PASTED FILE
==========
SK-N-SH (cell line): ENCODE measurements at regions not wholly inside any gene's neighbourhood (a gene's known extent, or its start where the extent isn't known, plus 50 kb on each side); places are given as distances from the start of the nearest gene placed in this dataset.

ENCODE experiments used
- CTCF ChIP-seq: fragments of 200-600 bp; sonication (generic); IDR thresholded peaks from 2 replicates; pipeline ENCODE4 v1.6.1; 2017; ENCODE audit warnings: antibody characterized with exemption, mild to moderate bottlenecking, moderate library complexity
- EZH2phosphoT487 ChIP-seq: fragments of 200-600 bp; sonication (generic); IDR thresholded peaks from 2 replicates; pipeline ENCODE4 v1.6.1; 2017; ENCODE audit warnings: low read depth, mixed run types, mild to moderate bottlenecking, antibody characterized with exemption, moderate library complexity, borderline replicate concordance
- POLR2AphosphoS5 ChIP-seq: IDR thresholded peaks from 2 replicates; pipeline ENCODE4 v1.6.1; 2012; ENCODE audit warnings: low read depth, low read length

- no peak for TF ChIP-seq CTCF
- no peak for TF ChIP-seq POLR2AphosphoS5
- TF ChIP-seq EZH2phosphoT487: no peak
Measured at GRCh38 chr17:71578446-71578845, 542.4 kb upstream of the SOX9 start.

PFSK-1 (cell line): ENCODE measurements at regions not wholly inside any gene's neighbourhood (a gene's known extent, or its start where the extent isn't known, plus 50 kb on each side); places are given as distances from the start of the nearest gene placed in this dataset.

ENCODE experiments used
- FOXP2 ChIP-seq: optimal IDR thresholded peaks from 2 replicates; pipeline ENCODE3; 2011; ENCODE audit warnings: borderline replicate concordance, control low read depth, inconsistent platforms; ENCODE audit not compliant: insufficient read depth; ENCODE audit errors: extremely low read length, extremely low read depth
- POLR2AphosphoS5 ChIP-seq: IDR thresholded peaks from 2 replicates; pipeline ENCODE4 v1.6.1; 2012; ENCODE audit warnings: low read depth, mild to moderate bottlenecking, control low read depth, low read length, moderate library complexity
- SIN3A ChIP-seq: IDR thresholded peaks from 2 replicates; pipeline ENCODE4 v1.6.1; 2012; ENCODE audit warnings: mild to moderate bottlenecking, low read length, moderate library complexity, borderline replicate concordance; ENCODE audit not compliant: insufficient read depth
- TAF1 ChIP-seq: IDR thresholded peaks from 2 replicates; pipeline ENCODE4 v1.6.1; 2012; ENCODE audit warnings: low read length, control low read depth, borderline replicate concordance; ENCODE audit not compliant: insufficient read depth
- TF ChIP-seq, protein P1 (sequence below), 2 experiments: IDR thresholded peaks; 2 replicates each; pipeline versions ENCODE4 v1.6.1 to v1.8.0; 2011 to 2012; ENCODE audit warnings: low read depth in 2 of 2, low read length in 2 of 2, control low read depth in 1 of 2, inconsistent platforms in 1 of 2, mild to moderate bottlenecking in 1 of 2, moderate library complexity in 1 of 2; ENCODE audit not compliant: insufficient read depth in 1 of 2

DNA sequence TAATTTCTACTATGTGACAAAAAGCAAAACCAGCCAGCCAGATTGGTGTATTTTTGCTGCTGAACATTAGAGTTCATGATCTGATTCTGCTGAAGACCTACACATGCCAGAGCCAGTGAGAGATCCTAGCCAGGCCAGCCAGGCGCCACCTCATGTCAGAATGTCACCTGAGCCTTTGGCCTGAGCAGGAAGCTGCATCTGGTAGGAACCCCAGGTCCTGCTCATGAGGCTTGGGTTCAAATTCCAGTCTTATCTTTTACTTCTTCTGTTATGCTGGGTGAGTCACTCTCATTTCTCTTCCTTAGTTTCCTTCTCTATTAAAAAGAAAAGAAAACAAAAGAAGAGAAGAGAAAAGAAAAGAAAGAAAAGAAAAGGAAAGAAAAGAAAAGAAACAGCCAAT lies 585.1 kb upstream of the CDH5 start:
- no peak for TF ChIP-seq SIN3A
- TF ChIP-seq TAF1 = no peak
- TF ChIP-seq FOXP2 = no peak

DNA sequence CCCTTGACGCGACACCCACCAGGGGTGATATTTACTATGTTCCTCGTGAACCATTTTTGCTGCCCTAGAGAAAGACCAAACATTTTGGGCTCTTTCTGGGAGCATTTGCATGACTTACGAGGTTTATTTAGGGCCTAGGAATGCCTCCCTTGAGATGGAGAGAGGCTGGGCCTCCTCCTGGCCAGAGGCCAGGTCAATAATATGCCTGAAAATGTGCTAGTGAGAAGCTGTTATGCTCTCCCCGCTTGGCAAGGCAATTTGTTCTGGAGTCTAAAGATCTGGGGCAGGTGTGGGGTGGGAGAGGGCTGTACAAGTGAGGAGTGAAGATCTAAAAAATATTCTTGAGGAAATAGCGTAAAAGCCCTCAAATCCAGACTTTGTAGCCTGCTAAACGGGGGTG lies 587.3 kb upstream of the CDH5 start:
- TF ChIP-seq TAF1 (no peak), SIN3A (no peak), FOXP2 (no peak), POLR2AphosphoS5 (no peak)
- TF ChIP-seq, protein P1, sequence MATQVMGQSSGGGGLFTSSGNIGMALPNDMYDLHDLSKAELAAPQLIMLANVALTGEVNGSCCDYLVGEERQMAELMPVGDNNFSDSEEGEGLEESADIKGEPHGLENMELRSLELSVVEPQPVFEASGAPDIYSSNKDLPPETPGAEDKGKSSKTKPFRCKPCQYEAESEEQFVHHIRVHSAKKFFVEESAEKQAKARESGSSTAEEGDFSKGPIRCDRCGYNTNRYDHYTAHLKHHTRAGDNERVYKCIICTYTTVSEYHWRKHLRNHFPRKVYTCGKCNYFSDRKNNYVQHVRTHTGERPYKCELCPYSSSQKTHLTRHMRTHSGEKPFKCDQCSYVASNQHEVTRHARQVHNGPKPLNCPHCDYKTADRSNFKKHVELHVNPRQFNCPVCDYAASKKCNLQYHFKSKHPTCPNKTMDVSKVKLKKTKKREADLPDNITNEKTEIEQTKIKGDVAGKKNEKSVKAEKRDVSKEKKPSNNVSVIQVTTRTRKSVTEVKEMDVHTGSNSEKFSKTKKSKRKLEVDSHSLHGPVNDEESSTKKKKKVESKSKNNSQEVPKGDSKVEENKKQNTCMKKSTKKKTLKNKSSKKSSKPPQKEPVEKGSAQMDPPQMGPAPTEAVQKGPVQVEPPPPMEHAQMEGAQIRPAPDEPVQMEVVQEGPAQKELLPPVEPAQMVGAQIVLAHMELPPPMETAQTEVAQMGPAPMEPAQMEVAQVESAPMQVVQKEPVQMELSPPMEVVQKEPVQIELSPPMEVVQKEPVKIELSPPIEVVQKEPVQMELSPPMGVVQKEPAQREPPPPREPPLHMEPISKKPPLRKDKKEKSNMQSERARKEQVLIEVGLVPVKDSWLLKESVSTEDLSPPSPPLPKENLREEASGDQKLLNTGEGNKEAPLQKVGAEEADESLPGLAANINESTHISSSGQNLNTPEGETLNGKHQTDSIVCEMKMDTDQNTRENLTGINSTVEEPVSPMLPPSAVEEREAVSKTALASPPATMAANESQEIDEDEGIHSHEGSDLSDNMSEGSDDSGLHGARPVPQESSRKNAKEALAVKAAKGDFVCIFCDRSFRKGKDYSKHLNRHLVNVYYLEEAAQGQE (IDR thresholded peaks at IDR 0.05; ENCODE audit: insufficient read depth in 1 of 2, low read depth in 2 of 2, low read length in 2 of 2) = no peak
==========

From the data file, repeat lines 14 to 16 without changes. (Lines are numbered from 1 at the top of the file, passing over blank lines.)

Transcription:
- SIN3A ChIP-seq: IDR thresholded peaks from 2 replicates; pipeline ENCODE4 v1.6.1; 2012; ENCODE audit warnings: mild to moderate bottlenecking, low read length, moderate library complexity, borderline replicate concordance; ENCODE audit not compliant: insufficient read depth
- TAF1 ChIP-seq: IDR thresholded peaks from 2 replicates; pipeline ENCODE4 v1.6.1; 2012; ENCODE audit warnings: low read length, control low read depth, borderline replicate concordance; ENCODE audit not compliant: insufficient read depth
- TF ChIP-seq, protein P1 (sequence below), 2 experiments: IDR thresholded peaks; 2 replicates each; pipeline versions ENCODE4 v1.6.1 to v1.8.0; 2011 to 2012; ENCODE audit warnings: low read depth in 2 of 2, low read length in 2 of 2, control low read depth in 1 of 2, inconsistent platforms in 1 of 2, mild to moderate bottlenecking in 1 of 2, moderate library complexity in 1 of 2; ENCODE audit not compliant: insufficient read depth in 1 of 2